The corporate regulator is now taking a more detailed and rigorous approach to AFSL applications, which includes scrutinising applicants’ social media accounts, a financial services lawyer has said.
In a recent blog, The Fold Legal senior consultant Sonia Cruz said ASIC has become tougher on granting licenses, and is refusing to accept applications for lodgement if certain items are missing.
Further, the regulator is now looking for evidence that could indicate an applicant’s likelihood to contravene financial services laws.
This includes scrutinising social media accounts such as LinkedIn to assess character and verify past experience, she said. ASIC also checks with former employers and assesses company records to very financial information.
In addition, the regulator communicates with external agencies, such as other local or international regulators, for information about compliance with analogous obligations in other regimes, Ms Cruz said.
“ASIC told us in May this year that it would revise the AFS Licensing Kit (RG 1- 3) to include details of the information it will request to assess whether applicants are likely to contravene their licence obligations,” she said.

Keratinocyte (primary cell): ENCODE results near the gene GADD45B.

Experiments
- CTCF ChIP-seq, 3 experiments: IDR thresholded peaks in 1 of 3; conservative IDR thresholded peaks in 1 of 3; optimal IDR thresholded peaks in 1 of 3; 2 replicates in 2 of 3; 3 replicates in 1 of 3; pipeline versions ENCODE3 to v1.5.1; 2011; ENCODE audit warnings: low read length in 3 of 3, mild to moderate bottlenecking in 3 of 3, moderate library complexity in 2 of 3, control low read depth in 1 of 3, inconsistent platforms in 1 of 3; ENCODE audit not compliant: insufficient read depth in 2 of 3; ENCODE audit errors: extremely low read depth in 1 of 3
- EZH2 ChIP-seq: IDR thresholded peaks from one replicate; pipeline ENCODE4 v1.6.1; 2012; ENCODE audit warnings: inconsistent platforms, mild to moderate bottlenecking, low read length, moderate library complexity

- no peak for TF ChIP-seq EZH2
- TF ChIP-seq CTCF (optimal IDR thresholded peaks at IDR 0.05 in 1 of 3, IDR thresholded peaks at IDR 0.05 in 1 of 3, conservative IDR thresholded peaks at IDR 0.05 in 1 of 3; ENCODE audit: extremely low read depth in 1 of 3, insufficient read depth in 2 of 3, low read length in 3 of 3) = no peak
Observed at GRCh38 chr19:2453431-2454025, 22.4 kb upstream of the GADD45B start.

“It suggested that it might require submissions, but gave no indication of what form these might take. Unfortunately, even though ASIC appears to be taking a different approach to assessing applications, the foreshadowed guidance hasn’t yet materialised.
“This means that, because you don’t know what you’re likely to be asked for, it’s hard to prepare in advance.”
What is known, however, is that AFSL applications are taking longer than ever to be assessed, Ms Cruz said.
“So apply early, and be prepared to wait. ASIC’s current KPI is 60 days for simple applications, but in our experience, it’s more likely to be well over 4 months,” she said.
“And the situation seems unlikely to improve. In ASIC’s 2016-17 corporate plan, only 4 per cent of the total budget of $400 million has been allocated to licensing and professional registrations.”
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